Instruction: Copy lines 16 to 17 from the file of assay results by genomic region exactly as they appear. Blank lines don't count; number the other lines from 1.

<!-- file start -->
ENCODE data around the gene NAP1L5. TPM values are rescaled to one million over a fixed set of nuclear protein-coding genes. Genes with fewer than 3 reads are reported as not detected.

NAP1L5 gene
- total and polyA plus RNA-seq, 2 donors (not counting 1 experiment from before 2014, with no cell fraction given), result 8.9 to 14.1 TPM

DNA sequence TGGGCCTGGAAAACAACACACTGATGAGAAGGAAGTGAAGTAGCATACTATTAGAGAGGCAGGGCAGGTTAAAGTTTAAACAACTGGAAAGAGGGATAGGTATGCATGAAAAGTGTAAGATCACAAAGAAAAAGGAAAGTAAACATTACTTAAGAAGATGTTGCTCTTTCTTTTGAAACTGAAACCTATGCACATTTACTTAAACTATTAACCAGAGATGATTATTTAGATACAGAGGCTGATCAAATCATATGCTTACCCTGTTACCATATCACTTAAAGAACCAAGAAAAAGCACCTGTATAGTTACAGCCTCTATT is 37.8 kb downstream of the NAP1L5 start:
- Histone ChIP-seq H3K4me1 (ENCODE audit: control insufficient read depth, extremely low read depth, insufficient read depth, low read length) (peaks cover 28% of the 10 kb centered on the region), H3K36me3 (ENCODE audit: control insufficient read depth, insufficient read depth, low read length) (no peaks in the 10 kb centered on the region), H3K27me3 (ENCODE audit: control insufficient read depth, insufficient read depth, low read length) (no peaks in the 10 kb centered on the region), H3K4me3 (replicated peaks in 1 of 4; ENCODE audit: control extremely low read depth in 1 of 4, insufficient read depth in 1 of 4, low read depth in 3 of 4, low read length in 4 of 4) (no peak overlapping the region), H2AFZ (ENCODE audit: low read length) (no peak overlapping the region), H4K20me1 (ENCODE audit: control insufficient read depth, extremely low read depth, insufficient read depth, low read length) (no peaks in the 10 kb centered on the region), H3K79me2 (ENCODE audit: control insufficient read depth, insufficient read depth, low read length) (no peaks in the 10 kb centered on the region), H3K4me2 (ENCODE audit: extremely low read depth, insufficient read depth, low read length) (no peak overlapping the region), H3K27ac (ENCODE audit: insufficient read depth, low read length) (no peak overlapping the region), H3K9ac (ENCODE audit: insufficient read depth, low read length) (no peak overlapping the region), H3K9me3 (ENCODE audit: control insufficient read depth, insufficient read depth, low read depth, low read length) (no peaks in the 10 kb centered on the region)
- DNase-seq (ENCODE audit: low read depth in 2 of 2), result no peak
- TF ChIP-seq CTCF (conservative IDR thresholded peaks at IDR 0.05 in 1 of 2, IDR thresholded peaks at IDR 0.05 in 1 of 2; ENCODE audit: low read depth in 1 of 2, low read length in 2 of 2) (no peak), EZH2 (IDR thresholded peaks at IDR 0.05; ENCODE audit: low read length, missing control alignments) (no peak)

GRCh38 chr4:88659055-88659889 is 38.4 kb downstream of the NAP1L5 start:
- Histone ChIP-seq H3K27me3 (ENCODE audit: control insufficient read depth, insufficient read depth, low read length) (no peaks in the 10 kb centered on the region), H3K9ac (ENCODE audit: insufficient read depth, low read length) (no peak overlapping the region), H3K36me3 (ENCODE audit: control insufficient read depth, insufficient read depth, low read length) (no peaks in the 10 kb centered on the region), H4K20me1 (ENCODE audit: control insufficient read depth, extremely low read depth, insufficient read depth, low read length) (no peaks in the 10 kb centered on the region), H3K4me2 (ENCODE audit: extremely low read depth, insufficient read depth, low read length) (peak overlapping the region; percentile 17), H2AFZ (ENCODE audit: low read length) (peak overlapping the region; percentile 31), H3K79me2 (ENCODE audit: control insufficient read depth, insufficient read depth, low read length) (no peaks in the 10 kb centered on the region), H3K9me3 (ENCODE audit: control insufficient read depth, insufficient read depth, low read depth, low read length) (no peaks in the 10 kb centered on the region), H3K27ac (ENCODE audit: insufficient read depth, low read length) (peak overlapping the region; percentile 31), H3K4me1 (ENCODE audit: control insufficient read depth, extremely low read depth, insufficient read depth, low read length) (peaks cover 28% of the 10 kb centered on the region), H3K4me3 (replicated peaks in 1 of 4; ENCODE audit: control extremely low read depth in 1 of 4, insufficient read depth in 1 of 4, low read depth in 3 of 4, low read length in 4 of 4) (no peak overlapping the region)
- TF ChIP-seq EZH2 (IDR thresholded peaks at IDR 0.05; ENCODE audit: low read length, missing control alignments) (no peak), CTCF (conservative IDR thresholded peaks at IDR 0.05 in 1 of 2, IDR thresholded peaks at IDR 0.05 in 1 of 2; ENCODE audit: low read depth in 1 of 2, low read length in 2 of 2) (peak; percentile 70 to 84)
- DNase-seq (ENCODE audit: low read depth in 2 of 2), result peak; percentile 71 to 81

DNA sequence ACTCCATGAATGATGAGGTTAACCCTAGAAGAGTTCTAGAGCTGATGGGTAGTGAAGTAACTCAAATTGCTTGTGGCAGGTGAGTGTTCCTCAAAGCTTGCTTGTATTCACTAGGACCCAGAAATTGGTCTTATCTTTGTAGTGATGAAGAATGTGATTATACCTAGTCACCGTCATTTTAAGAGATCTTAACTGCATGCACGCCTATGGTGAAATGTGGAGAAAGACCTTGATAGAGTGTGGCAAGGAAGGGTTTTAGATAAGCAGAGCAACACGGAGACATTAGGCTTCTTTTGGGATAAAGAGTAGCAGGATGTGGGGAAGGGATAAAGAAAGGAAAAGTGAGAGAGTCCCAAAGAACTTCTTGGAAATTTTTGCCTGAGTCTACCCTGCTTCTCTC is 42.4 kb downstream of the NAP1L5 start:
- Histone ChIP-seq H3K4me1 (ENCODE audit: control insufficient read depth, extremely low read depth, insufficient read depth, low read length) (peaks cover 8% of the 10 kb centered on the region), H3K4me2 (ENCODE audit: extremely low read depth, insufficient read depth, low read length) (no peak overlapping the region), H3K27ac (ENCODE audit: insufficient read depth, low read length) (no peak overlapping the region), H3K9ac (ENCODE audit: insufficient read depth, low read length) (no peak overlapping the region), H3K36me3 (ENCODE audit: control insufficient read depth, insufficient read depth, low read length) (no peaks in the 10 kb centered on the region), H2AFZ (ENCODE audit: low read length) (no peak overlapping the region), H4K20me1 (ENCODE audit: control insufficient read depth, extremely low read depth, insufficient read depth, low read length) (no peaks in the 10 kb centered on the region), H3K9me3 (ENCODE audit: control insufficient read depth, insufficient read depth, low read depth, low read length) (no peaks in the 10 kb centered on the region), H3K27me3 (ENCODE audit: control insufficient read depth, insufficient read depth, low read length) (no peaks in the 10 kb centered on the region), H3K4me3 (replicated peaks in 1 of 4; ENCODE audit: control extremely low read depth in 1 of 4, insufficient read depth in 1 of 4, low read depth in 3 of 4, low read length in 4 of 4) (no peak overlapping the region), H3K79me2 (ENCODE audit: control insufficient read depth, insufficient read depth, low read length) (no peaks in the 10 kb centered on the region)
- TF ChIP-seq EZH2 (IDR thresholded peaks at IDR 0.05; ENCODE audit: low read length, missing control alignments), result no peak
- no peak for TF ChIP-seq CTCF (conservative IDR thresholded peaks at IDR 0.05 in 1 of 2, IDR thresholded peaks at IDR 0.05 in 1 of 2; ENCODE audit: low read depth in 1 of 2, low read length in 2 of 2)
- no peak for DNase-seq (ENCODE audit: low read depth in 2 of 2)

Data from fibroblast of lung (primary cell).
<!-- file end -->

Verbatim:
- no peak for DNase-seq (ENCODE audit: low read depth in 2 of 2)

Data from fibroblast of lung (primary cell).